About the book
Written for the sister of a man who died from anorexia, this is a young woman’s experience of the disorder while studying at the University of Oxford. Catherine Haines’ lively account of student life is enriched with literary, philosophical and existential questions. As the Cambridge Weight Plan spins out of control, a post-graduate’s academic subject, ‘the mind-body problem’, goes through an existential phase to become ‘extraordinary morality’ rather than a mental health problem. The iron will with which Catherine imposes on herself ever more onerous conditions is awe-inspiring. The author is clearly fiercely intelligent, as we can see from the way she exposes the ugly truth behind historical depictions of women with eating disorders and indeed the way society frames abstinence from food as an ally of virtue. However, starving her body means that Catherine also begins to starve her brain. Incisive literary criticism of Hamlet descends into feverish noodlings about Einstein’s theory of relativity. Her descriptions enfold the reader in the hideous illogic of the anorexic. This is a rigorous, philosophical case for regarding an eating disorder as pilgrimage. My Oxford is a personal exorcism, the kind which writers perform on paper while ghting with demons, fears, fate and death, an exorcism which, while painful, is also saving.
'A rigorous, philosophical case for regarding eating disorder as pilgrimage.'Gwen Davies (adjudication), judge, New Welsh Writing Awards 2017
'Superbly written; and as an author myself, I love the sparseness of the text - as if the words were doing to the page what the writer was dong to the flesh. It is a perfect example of the connection between style and content.'Stephen Stoneham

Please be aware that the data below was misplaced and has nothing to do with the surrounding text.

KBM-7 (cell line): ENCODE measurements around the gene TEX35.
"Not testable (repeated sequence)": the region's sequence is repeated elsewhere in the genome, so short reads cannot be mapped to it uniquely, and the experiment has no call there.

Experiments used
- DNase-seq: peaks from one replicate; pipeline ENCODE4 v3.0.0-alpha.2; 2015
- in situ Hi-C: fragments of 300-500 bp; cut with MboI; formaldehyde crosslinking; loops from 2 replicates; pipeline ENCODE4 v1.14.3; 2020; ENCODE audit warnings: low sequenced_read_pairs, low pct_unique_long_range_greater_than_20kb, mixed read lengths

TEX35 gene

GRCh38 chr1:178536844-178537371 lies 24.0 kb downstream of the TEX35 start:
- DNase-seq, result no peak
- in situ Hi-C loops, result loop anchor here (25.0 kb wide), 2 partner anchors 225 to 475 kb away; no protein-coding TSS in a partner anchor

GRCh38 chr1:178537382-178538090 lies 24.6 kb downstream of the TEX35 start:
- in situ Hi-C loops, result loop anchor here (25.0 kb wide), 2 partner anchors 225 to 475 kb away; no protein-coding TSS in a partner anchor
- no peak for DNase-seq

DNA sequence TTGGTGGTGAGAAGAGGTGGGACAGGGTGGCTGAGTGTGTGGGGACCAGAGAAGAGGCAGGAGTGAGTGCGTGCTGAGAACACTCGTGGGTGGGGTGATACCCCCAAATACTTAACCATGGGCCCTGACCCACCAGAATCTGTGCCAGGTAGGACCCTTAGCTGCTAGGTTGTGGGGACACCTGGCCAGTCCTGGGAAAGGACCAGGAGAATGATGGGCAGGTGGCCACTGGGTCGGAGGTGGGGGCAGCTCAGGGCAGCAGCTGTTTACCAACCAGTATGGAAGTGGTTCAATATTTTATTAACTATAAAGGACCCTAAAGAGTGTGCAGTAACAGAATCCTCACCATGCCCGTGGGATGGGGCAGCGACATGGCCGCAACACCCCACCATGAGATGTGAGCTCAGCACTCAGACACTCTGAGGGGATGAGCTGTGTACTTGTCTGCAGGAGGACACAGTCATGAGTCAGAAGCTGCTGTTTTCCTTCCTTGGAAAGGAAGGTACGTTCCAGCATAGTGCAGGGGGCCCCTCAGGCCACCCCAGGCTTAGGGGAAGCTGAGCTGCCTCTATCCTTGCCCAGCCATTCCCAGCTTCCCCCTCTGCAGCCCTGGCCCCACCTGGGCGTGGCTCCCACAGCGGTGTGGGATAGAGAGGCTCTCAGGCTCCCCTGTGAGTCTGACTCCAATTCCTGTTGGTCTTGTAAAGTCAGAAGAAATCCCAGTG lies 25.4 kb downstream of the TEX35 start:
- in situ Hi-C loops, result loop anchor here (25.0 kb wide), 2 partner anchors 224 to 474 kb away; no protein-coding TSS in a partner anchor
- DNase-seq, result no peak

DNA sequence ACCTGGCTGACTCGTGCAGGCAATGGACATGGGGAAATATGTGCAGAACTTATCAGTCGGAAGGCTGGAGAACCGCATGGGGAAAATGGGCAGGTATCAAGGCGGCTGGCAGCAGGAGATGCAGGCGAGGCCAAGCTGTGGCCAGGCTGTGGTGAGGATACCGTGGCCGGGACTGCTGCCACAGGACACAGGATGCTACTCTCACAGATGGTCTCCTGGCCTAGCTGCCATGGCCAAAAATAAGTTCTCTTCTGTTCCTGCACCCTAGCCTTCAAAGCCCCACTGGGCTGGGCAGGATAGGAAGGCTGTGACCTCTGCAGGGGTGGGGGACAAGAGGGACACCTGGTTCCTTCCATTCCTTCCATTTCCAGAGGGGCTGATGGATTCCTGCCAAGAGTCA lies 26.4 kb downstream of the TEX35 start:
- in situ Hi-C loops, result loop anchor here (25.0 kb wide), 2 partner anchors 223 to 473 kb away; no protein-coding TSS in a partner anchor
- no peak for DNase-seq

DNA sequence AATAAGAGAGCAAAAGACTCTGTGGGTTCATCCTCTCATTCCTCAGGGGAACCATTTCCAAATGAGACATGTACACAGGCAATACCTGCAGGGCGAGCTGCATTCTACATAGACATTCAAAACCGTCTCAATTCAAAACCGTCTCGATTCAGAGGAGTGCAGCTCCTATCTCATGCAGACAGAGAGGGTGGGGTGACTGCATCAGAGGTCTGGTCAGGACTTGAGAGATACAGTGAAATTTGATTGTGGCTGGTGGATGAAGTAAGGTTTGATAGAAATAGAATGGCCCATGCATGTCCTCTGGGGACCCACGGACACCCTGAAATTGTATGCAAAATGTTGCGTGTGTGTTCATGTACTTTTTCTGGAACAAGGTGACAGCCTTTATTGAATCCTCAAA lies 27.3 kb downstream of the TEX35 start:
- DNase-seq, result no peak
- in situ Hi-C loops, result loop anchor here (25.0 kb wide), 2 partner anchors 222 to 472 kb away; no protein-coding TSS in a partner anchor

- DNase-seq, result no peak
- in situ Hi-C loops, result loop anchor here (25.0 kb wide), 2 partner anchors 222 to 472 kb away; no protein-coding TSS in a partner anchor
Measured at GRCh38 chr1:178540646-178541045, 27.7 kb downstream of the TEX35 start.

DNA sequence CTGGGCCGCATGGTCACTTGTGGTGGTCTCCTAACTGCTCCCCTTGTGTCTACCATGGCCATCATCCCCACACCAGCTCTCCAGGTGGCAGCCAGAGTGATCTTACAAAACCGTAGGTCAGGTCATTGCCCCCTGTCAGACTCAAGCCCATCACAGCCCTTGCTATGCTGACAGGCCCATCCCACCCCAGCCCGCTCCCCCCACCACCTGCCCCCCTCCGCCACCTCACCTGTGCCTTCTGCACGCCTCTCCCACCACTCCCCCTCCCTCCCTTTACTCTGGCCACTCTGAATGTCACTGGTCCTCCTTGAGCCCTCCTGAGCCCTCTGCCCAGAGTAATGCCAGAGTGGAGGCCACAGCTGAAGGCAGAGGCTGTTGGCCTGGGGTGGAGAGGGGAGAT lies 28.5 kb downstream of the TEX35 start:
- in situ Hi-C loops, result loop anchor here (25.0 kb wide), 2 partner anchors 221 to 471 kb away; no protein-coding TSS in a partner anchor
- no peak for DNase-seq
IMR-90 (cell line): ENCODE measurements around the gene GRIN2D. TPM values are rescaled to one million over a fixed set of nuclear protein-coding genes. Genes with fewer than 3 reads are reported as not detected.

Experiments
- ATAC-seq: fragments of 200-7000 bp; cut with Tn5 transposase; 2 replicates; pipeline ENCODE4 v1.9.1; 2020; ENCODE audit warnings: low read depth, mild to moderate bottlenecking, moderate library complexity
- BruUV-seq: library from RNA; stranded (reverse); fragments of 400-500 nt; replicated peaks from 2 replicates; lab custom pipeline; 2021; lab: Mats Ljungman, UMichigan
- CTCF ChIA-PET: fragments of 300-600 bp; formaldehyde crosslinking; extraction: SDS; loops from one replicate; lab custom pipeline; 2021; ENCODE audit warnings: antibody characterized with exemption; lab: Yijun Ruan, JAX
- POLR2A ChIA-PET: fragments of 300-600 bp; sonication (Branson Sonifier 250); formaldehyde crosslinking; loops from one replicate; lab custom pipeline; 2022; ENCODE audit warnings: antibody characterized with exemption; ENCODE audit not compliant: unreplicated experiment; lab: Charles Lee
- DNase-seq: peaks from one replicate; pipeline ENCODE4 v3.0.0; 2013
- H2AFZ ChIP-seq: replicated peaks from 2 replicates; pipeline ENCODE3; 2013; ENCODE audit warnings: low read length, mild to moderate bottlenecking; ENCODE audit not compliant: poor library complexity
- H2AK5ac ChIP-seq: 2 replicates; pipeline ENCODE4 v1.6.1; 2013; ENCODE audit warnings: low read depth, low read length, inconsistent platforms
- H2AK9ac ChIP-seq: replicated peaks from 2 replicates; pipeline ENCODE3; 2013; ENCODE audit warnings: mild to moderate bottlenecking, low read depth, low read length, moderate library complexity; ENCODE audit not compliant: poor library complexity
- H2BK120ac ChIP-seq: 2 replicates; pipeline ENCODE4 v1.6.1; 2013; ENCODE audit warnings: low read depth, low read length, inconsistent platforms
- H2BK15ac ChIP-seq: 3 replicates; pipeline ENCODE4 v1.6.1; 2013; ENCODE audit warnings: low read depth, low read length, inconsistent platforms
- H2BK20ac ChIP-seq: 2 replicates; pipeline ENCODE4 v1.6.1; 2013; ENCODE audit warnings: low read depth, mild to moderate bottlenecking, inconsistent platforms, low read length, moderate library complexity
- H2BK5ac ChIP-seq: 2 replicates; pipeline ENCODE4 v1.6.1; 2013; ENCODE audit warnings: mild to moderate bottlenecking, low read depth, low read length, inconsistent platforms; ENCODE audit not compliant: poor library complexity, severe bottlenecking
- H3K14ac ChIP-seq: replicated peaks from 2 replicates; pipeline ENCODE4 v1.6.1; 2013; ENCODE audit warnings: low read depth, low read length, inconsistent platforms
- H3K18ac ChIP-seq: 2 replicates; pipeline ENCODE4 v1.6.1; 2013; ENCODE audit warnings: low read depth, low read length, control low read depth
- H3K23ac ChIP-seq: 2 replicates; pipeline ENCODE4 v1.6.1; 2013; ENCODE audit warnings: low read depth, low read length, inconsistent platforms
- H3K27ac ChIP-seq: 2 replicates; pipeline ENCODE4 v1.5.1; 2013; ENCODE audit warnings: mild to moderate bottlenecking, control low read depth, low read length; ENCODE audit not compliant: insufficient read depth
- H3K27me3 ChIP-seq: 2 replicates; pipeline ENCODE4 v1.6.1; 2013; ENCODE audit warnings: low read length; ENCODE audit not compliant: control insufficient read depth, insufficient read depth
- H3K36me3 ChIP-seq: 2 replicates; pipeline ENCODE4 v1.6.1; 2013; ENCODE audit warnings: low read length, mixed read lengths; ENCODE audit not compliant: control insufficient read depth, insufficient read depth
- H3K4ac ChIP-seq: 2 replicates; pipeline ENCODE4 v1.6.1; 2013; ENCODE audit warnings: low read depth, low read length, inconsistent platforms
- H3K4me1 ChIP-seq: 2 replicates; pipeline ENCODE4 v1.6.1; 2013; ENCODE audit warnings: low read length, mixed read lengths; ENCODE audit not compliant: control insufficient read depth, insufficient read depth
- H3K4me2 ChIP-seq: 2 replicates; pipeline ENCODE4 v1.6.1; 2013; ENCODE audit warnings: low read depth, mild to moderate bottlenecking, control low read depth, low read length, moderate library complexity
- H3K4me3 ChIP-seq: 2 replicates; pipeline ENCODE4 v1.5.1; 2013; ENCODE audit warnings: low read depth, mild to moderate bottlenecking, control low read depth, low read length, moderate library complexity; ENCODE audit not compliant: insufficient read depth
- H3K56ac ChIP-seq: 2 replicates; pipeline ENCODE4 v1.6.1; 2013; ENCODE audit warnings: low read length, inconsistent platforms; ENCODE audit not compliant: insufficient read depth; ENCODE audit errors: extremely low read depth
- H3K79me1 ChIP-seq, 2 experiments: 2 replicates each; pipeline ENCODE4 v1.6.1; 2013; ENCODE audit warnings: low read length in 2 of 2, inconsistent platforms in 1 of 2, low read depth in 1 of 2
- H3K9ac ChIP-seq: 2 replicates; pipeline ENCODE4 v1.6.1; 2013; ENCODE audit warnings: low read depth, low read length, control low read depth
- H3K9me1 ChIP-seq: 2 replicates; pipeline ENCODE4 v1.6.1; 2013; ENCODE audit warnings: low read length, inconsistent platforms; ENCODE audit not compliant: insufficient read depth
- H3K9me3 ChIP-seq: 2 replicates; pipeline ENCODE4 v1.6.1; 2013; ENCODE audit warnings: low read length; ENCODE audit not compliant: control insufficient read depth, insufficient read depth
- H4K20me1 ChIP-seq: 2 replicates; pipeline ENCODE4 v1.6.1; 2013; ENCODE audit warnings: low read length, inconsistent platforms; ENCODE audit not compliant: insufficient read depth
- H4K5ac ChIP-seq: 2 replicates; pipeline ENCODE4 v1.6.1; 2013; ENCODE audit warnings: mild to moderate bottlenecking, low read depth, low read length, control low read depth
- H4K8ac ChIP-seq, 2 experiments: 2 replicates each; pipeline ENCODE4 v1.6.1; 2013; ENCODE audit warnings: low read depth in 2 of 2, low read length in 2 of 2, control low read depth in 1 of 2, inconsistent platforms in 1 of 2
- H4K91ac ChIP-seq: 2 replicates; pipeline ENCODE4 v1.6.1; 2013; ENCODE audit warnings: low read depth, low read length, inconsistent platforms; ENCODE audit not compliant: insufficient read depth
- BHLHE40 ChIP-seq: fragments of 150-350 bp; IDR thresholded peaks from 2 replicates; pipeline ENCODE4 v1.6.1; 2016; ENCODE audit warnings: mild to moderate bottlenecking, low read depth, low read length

'Catherine has written a precise and gripping memoir that illuminates anorexia in a way I have never encountered. Eloquent and thoughtful, there is so much here for anybody who has wrestled with themselves.'Bridie Jabour, author of The Way Things Should Be
'This powerful, thought-provoking debut explores the author's experiences of her eating disorder in a narrative that is emotionally and intellectually complex yet unflinchingly accessible. Her honest, crafted words are alive with meaning both in what they say and in the spaces they create for the reader's imagination.'Frank Egerton, author of The Lock and Invisible
‘Made me think deeply about the structure of society in relation to women’s bodies. We still frame our conversations about food in terms or virtue. Searingly honest, sparing, taut, tightly controlled, provocative in the best way, considered and beautifully written. Catherine writes an account of how, through her regime of exercise and abnegation, she tries to reach some sort of transcendent truth in the footsteps of Simone Weil. My Oxford will stay with me.’Cathryn Summerhayes, Curtis Brown Literary Agency